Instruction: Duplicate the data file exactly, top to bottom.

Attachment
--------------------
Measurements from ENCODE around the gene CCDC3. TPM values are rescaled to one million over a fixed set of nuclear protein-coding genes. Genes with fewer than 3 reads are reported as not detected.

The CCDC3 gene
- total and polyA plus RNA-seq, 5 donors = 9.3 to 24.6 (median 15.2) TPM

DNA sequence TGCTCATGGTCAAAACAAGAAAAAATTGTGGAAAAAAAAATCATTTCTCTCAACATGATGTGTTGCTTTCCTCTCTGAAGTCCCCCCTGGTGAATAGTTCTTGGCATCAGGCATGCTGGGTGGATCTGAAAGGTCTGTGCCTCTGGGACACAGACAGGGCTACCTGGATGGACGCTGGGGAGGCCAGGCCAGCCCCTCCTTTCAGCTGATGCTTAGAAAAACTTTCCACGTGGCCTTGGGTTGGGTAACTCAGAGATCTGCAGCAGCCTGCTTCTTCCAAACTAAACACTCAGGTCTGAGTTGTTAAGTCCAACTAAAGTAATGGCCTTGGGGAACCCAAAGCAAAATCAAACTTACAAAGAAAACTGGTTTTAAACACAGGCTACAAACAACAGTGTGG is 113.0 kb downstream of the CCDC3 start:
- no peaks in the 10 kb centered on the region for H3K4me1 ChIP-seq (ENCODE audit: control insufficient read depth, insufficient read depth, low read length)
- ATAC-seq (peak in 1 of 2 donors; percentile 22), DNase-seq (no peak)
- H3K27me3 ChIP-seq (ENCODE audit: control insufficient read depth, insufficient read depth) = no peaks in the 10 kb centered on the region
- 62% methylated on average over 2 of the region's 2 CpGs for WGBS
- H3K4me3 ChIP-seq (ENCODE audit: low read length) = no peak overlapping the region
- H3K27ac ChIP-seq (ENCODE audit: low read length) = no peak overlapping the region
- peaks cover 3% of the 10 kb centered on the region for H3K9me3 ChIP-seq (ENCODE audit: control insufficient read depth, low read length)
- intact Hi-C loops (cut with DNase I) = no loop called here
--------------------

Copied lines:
Measurements from ENCODE around the gene CCDC3. TPM values are rescaled to one million over a fixed set of nuclear protein-coding genes. Genes with fewer than 3 reads are reported as not detected.

The CCDC3 gene
- total and polyA plus RNA-seq, 5 donors = 9.3 to 24.6 (median 15.2) TPM

DNA sequence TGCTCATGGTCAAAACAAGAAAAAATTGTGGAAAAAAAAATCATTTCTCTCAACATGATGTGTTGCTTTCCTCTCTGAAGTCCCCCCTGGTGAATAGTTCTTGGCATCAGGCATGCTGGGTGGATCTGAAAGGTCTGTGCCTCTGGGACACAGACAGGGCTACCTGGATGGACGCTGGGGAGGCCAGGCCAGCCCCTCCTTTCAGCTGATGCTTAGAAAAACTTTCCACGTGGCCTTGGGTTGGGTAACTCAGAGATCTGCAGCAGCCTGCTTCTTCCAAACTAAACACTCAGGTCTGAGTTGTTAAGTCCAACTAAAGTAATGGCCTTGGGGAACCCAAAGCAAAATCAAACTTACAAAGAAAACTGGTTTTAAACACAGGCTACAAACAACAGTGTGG is 113.0 kb downstream of the CCDC3 start:
- no peaks in the 10 kb centered on the region for H3K4me1 ChIP-seq (ENCODE audit: control insufficient read depth, insufficient read depth, low read length)
- ATAC-seq (peak in 1 of 2 donors; percentile 22), DNase-seq (no peak)
- H3K27me3 ChIP-seq (ENCODE audit: control insufficient read depth, insufficient read depth) = no peaks in the 10 kb centered on the region
- 62% methylated on average over 2 of the region's 2 CpGs for WGBS
- H3K4me3 ChIP-seq (ENCODE audit: low read length) = no peak overlapping the region
- H3K27ac ChIP-seq (ENCODE audit: low read length) = no peak overlapping the region
- peaks cover 3% of the 10 kb centered on the region for H3K9me3 ChIP-seq (ENCODE audit: control insufficient read depth, low read length)
- intact Hi-C loops (cut with DNase I) = no loop called here